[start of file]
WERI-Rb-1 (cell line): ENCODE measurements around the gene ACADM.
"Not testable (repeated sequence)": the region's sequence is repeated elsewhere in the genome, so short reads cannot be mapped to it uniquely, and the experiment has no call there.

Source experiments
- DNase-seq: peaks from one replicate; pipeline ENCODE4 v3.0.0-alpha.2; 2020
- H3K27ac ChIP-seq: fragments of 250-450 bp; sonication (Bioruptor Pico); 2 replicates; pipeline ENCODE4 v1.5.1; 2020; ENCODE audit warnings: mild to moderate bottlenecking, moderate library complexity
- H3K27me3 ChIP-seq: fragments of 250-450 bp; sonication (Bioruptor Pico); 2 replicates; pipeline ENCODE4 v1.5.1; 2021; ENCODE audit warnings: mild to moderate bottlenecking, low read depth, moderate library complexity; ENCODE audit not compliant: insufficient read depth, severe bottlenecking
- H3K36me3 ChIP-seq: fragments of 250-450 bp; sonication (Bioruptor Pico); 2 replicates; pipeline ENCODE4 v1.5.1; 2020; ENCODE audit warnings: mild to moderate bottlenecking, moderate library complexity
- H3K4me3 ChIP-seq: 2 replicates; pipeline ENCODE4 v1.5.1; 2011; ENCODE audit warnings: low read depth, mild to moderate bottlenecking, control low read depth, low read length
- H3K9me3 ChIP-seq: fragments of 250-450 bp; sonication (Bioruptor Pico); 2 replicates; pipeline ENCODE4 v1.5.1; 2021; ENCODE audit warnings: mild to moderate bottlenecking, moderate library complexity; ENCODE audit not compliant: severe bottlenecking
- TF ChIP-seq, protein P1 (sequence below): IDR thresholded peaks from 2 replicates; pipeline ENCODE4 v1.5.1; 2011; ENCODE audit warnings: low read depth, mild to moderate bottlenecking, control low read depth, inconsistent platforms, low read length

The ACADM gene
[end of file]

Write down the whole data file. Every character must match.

WERI-Rb-1 (cell line): ENCODE measurements around the gene ACADM.
"Not testable (repeated sequence)": the region's sequence is repeated elsewhere in the genome, so short reads cannot be mapped to it uniquely, and the experiment has no call there.

Source experiments
- DNase-seq: peaks from one replicate; pipeline ENCODE4 v3.0.0-alpha.2; 2020
- H3K27ac ChIP-seq: fragments of 250-450 bp; sonication (Bioruptor Pico); 2 replicates; pipeline ENCODE4 v1.5.1; 2020; ENCODE audit warnings: mild to moderate bottlenecking, moderate library complexity
- H3K27me3 ChIP-seq: fragments of 250-450 bp; sonication (Bioruptor Pico); 2 replicates; pipeline ENCODE4 v1.5.1; 2021; ENCODE audit warnings: mild to moderate bottlenecking, low read depth, moderate library complexity; ENCODE audit not compliant: insufficient read depth, severe bottlenecking
- H3K36me3 ChIP-seq: fragments of 250-450 bp; sonication (Bioruptor Pico); 2 replicates; pipeline ENCODE4 v1.5.1; 2020; ENCODE audit warnings: mild to moderate bottlenecking, moderate library complexity
- H3K4me3 ChIP-seq: 2 replicates; pipeline ENCODE4 v1.5.1; 2011; ENCODE audit warnings: low read depth, mild to moderate bottlenecking, control low read depth, low read length
- H3K9me3 ChIP-seq: fragments of 250-450 bp; sonication (Bioruptor Pico); 2 replicates; pipeline ENCODE4 v1.5.1; 2021; ENCODE audit warnings: mild to moderate bottlenecking, moderate library complexity; ENCODE audit not compliant: severe bottlenecking
- TF ChIP-seq, protein P1 (sequence below): IDR thresholded peaks from 2 replicates; pipeline ENCODE4 v1.5.1; 2011; ENCODE audit warnings: low read depth, mild to moderate bottlenecking, control low read depth, inconsistent platforms, low read length

The ACADM gene